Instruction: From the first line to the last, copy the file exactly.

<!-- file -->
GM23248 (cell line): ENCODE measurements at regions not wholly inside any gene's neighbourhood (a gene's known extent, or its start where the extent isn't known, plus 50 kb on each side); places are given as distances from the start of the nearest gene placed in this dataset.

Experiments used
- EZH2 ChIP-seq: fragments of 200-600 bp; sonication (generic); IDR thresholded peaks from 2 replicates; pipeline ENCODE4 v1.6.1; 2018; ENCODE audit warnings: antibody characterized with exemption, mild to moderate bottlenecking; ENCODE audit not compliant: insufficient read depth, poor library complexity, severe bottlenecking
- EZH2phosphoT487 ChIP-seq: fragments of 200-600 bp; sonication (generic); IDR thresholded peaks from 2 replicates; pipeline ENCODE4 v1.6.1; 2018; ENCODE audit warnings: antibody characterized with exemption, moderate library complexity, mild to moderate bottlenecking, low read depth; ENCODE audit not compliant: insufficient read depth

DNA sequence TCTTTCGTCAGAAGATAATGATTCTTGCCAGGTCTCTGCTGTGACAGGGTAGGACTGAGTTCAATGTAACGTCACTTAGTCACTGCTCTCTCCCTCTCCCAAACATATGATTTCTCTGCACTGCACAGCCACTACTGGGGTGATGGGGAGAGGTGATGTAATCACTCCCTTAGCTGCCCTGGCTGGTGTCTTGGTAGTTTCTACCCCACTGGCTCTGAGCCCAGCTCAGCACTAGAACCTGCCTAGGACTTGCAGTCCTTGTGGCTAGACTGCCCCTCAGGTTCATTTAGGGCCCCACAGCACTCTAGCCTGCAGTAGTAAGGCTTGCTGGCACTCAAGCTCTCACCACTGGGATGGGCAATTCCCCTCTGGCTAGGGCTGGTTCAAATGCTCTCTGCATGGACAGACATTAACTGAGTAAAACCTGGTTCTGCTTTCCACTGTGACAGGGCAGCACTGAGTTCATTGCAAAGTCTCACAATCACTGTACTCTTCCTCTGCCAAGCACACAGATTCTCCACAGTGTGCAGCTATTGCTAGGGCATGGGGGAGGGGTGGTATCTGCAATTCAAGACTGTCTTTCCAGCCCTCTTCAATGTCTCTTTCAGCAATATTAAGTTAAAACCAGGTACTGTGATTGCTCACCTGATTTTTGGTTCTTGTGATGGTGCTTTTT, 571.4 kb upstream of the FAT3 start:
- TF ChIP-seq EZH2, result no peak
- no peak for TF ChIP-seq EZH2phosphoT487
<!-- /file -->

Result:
GM23248 (cell line): ENCODE measurements at regions not wholly inside any gene's neighbourhood (a gene's known extent, or its start where the extent isn't known, plus 50 kb on each side); places are given as distances from the start of the nearest gene placed in this dataset.

Experiments used
- EZH2 ChIP-seq: fragments of 200-600 bp; sonication (generic); IDR thresholded peaks from 2 replicates; pipeline ENCODE4 v1.6.1; 2018; ENCODE audit warnings: antibody characterized with exemption, mild to moderate bottlenecking; ENCODE audit not compliant: insufficient read depth, poor library complexity, severe bottlenecking
- EZH2phosphoT487 ChIP-seq: fragments of 200-600 bp; sonication (generic); IDR thresholded peaks from 2 replicates; pipeline ENCODE4 v1.6.1; 2018; ENCODE audit warnings: antibody characterized with exemption, moderate library complexity, mild to moderate bottlenecking, low read depth; ENCODE audit not compliant: insufficient read depth

DNA sequence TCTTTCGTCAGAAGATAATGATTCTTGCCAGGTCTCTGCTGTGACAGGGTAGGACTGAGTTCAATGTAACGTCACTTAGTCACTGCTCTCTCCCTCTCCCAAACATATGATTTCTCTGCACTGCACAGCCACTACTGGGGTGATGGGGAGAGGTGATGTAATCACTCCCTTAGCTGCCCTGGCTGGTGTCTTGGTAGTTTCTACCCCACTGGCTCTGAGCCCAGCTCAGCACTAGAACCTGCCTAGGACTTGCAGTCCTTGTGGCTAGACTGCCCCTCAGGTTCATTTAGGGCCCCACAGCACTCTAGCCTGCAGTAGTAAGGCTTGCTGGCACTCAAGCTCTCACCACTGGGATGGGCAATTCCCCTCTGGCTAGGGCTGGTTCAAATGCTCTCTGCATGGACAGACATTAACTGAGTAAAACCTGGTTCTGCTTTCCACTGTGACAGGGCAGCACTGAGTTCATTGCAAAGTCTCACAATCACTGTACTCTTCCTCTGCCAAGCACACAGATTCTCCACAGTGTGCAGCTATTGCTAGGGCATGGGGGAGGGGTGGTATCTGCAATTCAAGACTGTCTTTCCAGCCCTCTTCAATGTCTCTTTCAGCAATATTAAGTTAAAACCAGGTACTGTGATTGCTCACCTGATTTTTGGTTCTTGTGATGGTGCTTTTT, 571.4 kb upstream of the FAT3 start:
- TF ChIP-seq EZH2, result no peak
- no peak for TF ChIP-seq EZH2phosphoT487